• @GayotFow That's not how it works in the country I am most familiar with (namely France). Specifcially, you simply cannot get any sort of judicial review without first appealing the decision in front of the Commission de recours contre les décisions de refus de visa d'entrée en France. And realistically, even if you could I don't see how an appeal can cost less than EUR 60. – Relaxed Apr 26 '16 at 15:42
  • @GayotFow How so, since it's the only way to have something to appeal? Obviously they need to believe they have a sound legal standing later on but you first need to find a court to hear you. – Relaxed Apr 26 '16 at 15:46
  • @GayotFow You don't need multiple refusals, I never wrote anything like that, please don't be disingenous. But you need one you can appeal and the OP seems to think it's too late for that in this particular case. You can't "lodge a judicial review against the member" (what does that even mean?) in a vacuum, that's not how it works. If you don't believe me, well, do verify that yourself, and you might be better informed. – Relaxed Apr 26 '16 at 16:34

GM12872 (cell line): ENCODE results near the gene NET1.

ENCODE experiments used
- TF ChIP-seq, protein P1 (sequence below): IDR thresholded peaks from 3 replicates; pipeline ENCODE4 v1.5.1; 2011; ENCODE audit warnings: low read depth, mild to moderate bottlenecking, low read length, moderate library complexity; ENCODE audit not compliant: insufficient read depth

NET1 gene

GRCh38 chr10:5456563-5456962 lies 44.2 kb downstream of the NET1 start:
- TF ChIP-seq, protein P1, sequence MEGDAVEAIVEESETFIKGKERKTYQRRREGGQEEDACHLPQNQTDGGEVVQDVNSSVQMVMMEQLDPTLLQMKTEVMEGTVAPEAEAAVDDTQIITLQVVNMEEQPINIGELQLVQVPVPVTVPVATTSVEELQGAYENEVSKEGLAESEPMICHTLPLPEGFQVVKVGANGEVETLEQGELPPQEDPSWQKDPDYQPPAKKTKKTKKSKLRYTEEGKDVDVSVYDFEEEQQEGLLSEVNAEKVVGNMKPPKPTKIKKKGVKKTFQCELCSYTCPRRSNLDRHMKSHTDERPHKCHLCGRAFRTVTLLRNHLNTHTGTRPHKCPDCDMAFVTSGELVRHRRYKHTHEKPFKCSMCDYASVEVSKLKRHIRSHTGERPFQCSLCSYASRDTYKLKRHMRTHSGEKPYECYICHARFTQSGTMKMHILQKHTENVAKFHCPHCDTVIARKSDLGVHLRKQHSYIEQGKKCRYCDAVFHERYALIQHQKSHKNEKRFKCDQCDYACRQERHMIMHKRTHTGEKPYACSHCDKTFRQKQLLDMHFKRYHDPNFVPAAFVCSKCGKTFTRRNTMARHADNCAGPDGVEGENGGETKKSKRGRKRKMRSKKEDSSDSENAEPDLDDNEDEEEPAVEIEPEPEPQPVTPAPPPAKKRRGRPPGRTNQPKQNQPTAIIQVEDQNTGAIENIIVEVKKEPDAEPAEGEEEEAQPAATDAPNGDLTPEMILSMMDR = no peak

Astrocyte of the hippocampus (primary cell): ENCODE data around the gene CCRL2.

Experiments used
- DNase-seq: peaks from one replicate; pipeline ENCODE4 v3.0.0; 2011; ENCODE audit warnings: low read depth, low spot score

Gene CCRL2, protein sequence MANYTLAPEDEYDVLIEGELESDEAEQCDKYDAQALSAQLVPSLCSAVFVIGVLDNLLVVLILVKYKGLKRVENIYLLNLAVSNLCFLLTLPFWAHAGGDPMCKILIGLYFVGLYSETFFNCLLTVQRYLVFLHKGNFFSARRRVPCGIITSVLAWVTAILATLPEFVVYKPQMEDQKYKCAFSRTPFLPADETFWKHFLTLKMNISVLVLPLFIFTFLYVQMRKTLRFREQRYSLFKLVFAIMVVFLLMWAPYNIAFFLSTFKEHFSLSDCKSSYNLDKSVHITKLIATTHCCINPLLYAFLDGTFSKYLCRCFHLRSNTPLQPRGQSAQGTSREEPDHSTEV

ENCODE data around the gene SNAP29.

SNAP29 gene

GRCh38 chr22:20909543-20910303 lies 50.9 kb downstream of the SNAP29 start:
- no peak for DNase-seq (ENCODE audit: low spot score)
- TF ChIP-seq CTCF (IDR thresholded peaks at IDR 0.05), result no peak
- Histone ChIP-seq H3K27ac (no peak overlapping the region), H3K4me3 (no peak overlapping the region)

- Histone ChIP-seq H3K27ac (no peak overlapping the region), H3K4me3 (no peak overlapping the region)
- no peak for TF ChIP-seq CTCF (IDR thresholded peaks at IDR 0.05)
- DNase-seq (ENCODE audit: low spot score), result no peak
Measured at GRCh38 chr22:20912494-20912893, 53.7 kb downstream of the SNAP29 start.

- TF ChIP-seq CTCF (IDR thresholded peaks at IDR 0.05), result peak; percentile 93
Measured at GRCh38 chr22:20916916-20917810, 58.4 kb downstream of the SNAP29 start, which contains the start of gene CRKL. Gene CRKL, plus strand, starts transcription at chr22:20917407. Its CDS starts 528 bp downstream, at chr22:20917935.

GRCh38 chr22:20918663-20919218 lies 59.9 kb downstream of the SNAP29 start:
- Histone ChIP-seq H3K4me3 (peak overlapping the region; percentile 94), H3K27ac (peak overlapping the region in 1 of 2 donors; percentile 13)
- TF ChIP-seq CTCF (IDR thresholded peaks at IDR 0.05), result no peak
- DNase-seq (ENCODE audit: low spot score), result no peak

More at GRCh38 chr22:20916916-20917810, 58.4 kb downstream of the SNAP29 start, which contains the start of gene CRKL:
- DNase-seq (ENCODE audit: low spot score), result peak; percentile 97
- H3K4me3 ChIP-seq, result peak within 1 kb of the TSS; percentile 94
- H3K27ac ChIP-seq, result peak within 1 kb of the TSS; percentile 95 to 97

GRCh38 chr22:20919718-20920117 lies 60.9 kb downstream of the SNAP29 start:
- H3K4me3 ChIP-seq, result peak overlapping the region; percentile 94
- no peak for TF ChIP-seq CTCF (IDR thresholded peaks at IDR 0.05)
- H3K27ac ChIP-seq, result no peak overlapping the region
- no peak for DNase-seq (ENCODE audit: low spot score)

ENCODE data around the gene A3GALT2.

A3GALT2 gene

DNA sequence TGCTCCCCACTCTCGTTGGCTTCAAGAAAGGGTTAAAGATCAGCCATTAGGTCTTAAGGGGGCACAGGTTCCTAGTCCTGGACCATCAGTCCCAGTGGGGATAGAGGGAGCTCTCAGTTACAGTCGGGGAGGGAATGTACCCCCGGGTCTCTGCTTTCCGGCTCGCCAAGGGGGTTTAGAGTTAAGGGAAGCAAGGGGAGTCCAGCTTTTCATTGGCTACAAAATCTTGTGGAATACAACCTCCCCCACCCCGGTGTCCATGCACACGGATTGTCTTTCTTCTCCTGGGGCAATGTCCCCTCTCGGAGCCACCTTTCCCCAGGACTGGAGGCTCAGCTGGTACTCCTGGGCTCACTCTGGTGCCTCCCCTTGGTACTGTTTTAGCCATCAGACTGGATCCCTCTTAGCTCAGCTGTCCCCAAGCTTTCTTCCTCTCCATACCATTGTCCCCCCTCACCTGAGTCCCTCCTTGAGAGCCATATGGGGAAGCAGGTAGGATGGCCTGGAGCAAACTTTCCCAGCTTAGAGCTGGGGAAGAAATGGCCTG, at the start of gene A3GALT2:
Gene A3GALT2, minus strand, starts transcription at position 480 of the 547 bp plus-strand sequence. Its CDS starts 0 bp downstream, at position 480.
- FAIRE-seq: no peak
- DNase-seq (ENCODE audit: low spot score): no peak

• @GayotFow I clarified that sentence to prevent any bad faith argument but I stand by my view that its meaning should have been clear from the context of the whole answer. My point is and always was that you need a failed appeal to even be able to get a judicial review, certainly in France, probably in other countries as well. And if you can't lodge an appeal (which the context we are dealing with here and the whole point of the question) then you can always restart from scratch. – Relaxed Apr 26 '16 at 16:44
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    This comment thread shows everything that is wrong with StackExchange these days - all of @GayotFow comments missing, which means all of Relaxed comments have no context. Comment deletion destroys valuable context. – Moo Apr 27 '16 at 21:54

protected by phoog Aug 27 at 20:51